The Salt pans of Chioggia
Did you know that in the past salt was produced in Chioggia? Yes, the production of salt in the city became fundamental for the local economy, so much so that it is still remembered today.
Since ancient times, salt has always been used as a trade commodity, especially because it was necessary for the preservation of food. Particularly in the Middle Ages the collection of salt was the privileged system for the exploitation of the lagoon.
In Chioggia the production of salt was very flourishing, so much so that it became fundamental for the local economy. The salt of Chioggia was in fact the most precious among all the centers of the Lagoon.
In the past there were 72 foundations of salt pans. The salt pans were areas that provided an opening to the sea, from which seawater flowed, receiving a first evaporation. Subsequently, the water passed through a smaller opening, called corbolo. Here it was moved with the rakes of the salt workers to help its evaporation. Finally, when condensed, the water passed into the salt pans, that is the real plants where the salt was collected, now ready to be sold.
The period of maximum production of salt in the Venetian lagoon was towards the end of the twelfth century. In this period the salt pans were located in the area of the Edrone port, which was one mile from Clugia (Chioggia) and extended up to Forte San Felice, at the time called “Castello della Lupa“. Other salt pans reached as far as Vigo, in fact, the most important salt pan and also the last surviving one corresponded to that of the foundation of Vigo.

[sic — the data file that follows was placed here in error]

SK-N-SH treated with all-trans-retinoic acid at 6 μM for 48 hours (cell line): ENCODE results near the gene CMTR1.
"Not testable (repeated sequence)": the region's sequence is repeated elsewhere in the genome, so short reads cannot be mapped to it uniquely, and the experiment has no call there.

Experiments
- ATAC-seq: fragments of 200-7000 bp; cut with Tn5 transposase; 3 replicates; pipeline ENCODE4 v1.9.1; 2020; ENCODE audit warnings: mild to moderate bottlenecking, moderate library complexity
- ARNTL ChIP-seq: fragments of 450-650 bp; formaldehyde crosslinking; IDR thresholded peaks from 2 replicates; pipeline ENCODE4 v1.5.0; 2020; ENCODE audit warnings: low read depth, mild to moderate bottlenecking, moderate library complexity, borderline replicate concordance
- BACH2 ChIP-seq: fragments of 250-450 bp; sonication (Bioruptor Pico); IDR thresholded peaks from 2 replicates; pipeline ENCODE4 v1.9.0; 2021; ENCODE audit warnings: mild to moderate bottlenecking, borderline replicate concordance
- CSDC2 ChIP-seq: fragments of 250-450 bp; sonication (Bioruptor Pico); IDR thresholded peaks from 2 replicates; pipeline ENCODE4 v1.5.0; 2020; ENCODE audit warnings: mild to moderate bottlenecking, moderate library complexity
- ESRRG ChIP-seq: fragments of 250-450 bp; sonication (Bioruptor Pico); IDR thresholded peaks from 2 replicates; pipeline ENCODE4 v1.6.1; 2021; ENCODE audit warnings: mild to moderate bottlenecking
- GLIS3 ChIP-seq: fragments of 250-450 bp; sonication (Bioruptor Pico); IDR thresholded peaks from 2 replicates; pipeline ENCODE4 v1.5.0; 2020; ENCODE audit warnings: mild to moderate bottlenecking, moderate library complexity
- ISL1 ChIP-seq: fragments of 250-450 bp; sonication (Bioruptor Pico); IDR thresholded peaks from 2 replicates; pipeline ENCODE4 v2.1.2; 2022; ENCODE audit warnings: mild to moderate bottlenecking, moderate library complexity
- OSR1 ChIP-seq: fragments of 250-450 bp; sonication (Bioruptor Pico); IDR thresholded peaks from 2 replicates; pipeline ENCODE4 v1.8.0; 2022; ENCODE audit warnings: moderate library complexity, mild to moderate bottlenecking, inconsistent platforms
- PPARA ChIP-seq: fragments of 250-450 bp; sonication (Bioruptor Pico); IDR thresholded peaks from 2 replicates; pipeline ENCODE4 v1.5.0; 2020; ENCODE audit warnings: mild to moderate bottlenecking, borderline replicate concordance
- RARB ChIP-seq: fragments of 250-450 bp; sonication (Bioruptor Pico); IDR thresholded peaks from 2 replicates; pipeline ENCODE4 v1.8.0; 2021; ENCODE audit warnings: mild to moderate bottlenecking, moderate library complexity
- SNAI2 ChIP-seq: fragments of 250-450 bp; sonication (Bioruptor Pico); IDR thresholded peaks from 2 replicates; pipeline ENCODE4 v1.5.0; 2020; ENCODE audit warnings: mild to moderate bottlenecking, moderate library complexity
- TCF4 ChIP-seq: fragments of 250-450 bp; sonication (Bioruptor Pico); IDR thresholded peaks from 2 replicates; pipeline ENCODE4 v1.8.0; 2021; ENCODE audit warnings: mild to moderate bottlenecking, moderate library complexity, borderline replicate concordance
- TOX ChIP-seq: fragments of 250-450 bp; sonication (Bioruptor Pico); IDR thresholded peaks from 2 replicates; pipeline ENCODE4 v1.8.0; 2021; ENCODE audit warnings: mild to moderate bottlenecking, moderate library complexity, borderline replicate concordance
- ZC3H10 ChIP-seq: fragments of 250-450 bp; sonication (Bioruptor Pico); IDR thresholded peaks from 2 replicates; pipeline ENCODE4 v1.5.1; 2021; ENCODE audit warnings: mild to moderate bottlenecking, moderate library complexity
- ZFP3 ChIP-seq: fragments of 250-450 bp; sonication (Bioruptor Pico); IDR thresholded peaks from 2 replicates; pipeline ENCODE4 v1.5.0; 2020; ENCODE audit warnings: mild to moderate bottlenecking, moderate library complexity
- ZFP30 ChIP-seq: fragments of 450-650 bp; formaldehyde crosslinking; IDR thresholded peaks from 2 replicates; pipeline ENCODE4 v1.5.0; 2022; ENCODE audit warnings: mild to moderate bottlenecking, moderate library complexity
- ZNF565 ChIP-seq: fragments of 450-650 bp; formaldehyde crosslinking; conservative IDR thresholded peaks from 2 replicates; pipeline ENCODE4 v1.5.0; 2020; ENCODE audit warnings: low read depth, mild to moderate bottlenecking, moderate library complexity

Between the various salt pans stood the “Torre delle Saline“, where a captain used to keep watch. Around it there were salt warehouses called “Saloni“.
The salt pans could be privately or religiously owned, but each of these usually had several co-owners, who were called “Consortes“. All together, the consortes were directed by capitanei, whose task was to manage the maintenance of the salt pans.
Towards the end of the 1300s Venice adopted a policy of control over the salt trade, especially over the production of the city of Chioggia: when Venice became an oligarchic Republic, it took advantage of this to buy salt from Chioggia at very low prices, reselling it later at very high prices. This happened because the salt pans of Chioggia stood out more than the others: the export of salt from Chioggia was oriented towards the Venetian Doge’s Office, but above all towards the mainland.
In Chioggia there was a free trade in salt, since until the year 400 the salt pans of this city were the only ones in the Upper Adriatic.
It was only when the communities of the Po Valley began to procure salt from Cervia that the local salt crisis began, and thus, during the 1200s, entire salt-pan foundations became extinct.
Starting in the fourteenth century, due to floods, the plague and the destruction caused by the War of Chioggia, the number of salt works was reduced. This happened because in this period some owners of saltworks ended up abandoning them or renting them out.
From all of this, it is clear that the history of salt in Chioggia is part of the economic, social, political and cultural history of our city.
The history of the Sal Cluge is still remembered in 2022. The city was among the ten finalist candidates to receive the title of “Capital of Culture 2024”. The candidacy, whose claim was “salt of culture“, takes up the history of the Lagoon and the salt industry!